If Saints are to be successful this season, Jan must adapt quickly to the demands of English football. If he can, and his young players can learn from their mistakes to mature as a team, this could still prove to be a better season than many fans fear.
Saturday, 9 August 2008
I have said it before and I will say it again: at least it is never boring being a Saints fan. With just over an hour to go until Saints kick-off the new campaign at Cardiff, fans of SFC find themselves heading into one of their most unpredictable seasons in living memory. Who is to know how Jan Poortvliet will fare in his first season in English football? Is it possible to play beautiful football and succeed in the Championship? Will Rupert’s brood of academy youth be strong enough to thrive it in the second tier of English football? It is questions such as these that have stumped the bookies and pundits that are usually so pleased to throw strident opinions around during pre-season. There seems to be a vague consensus that Saints are more likely to be relegated than promoted this term, particularly if the newspapers belonging to the Murdoch empire are to be believed. I don’t know if Rupert Murdoch has anything personal against Saints (he probably has something against his namesake Lowe- most do) but the News of the World predicts a Saints finish of 23rd, while the Sunday Times has the Saints escape relegation at a highly unrespectable 21st.
Worryingly, you can see where they are coming from. How ever much talk of a “Dutch Revolution” is bandied around, one cannot escape from the reality that Saints will largely be relying upon unblooded youth this year. However, it is equally true (and equally surprising) that something of a feelgood factor exists going into today’s first match. Despite the return of the hated Rupert Lowe and the lack of a pre-season win against league opposition, there is a sense that, with a little bit of luck, this could be a good season for Saints. I haven’t the smallest doubt that this will be proved hopelessly optimistic as our bruised and battered flock of youngsters are dragged into another relegation dog-fight, But with Saints, you never know.
After all, who could have predicted this close season? Changes both in the boardroom and the dugout, a footballing revolution on the pitch and an astonishing return to fitness for Michael Svensson- the latter dubbed the “Greatest Comeback since Lazarus” by the irrepressible Daily Echo. While goings on at St Marys continue to prove as idiosyncratic as Daily Echo headlines, the coming season promises to be another rollercoaster ride for Saints fans. Still, at least it won’t be boring…
Good Luck Saints
Monday, 28 July 2008
Rupert Lowe: The Second Coming
Over two months have passed since the return of Rupert Lowe, and what a frenzied two months they have been, even by Saints’ standards. I thought it would be best to analyse these recent developments through the prism of my expectations when he first rejoined the club. Upon his return I set him a list of five golden rules, criteria that, in my opinion, he had to meet in order to bring success back to St Marys:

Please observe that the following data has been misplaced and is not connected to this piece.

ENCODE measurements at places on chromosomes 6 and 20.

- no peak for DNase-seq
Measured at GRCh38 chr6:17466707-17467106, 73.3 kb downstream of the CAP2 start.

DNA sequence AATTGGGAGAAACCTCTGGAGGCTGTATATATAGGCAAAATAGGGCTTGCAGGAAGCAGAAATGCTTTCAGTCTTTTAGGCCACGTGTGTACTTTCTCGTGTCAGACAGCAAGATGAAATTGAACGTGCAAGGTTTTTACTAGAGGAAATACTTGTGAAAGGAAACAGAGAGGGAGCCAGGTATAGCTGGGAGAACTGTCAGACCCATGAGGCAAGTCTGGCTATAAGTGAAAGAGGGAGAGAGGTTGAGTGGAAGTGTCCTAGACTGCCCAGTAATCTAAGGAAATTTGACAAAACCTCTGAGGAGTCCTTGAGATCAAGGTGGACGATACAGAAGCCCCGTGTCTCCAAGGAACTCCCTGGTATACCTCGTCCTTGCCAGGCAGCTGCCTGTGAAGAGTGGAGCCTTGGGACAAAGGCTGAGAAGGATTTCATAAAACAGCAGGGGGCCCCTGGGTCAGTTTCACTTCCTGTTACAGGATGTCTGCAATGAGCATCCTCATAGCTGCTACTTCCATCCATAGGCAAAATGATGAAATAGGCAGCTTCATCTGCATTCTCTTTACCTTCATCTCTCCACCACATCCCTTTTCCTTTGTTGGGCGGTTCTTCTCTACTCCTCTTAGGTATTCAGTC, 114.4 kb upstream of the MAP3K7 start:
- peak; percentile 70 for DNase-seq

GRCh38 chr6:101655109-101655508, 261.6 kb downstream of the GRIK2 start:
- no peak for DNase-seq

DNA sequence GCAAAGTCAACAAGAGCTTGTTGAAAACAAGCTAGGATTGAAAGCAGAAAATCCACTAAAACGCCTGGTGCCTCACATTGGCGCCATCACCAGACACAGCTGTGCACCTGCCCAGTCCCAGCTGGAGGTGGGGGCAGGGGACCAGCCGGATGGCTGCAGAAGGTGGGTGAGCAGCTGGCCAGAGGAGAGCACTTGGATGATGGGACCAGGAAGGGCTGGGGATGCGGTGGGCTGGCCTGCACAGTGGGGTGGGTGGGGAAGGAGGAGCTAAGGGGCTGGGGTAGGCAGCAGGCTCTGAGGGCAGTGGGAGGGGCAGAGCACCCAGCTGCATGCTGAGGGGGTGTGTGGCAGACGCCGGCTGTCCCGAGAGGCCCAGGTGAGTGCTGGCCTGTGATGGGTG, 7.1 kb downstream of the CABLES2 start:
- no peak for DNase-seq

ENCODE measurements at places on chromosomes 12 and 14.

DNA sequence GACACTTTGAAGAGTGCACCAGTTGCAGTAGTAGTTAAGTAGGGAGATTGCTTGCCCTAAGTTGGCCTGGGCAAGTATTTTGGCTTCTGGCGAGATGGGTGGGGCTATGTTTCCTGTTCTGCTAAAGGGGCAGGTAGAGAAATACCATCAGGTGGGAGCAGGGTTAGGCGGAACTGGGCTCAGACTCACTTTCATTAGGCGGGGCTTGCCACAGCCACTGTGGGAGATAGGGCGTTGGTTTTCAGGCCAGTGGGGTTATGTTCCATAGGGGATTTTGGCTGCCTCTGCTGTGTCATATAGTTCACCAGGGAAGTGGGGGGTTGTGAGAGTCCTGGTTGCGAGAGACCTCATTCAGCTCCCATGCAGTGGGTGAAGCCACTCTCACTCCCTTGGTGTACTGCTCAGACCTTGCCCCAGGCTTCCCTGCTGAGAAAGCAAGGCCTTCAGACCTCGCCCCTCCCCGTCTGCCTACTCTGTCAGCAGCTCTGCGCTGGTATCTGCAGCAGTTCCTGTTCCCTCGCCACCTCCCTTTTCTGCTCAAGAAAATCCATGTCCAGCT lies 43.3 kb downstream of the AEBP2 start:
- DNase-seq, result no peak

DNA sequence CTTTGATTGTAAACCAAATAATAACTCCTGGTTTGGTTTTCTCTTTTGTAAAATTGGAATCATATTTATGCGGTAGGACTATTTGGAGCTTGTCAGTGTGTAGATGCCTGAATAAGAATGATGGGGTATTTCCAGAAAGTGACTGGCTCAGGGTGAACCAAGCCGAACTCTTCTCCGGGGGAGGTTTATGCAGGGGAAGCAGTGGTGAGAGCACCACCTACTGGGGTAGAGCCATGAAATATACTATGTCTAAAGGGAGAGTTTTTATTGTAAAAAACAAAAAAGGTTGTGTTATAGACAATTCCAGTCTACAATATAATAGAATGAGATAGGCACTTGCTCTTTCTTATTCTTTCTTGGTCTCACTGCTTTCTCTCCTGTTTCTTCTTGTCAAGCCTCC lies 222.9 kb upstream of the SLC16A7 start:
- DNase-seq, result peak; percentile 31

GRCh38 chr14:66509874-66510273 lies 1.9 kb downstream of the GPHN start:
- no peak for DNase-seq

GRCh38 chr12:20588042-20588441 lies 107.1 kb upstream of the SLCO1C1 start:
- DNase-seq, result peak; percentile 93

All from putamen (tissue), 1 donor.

1) Keep Nigel Pearson
2) Sort out finances
3) Communicate with the fans
4) Rebuild the club’s academy
5) Attract Investment.
Going through each in turn I can hopefully offer a good overview of the events of the past two months, while giving a good analysis of Lowe and Wilde’s performance thus far.
Dutch Revolution on the South Coast? Really?
As was generally expected, Lowe’s return was quickly followed by the end of Nigel Pearson’s tenure as Saints manager. As the news broke, there was widespread anger amongst fans that Lowe had not listened and had failed to learn his lessons. His reputation as the ultimate chopper-and-changer of managers was intact, as he unfurled his new, unknown Dutch management team of Head Coach Jan Poortvliet and Mark Wotte. While the official website waxed lyrical about the Dutch Revolution hitting St Marys and spoke – amazingly, without jest – of Saints teams playing football to rival the Dutch teams of the 1980s, there was a widespread feeling of incredulity amongst Saints fans. With respect, Jermaine Wright is not Marco Van Basten. How could Lowe justify the sacking of a successful manager in Nigel Pearson and risk the future of the club on a couple of foreign unknowns and a pipedream?
Financial Reality Bites
It emerged shortly after Pearson’s sacking that Lowe and Wilde had been willing to keep him on as manager but only if he took a significant pay cut and that the new management team are on a far lower combined salary. It is a massive blow to lose a manager as promising as Pearson, who many now back to succeed at Leicester, but can be justified (reluctantly) in terms of the clubs financial situation, which is unmistakeably dire. This year, the club’s accounts have recorded a loss of £5 million, after £12 million of player sales. Without players to sell, the club would have made be making an annual £17 million loss and be swiftly heading the same way as Luton. It is a situation that Lowe has been gradually fixing, with a trimming of the wage budget and corners of the ground shut in an effort to cut back. The sacking of Pearson may mean Lowe has broken the first golden rule, but only as a result of attempting to stick to the second rule. As even Prime Ministers can discover, Golden Rules sometimes have to be modified . However, we should not give Rupert too much of a free-run. It emerged he has attempted to import Dutch Revolution to St Mary’s before; the financial situation has merely given him an excuse to do so.
“You’ll never win anything with kids”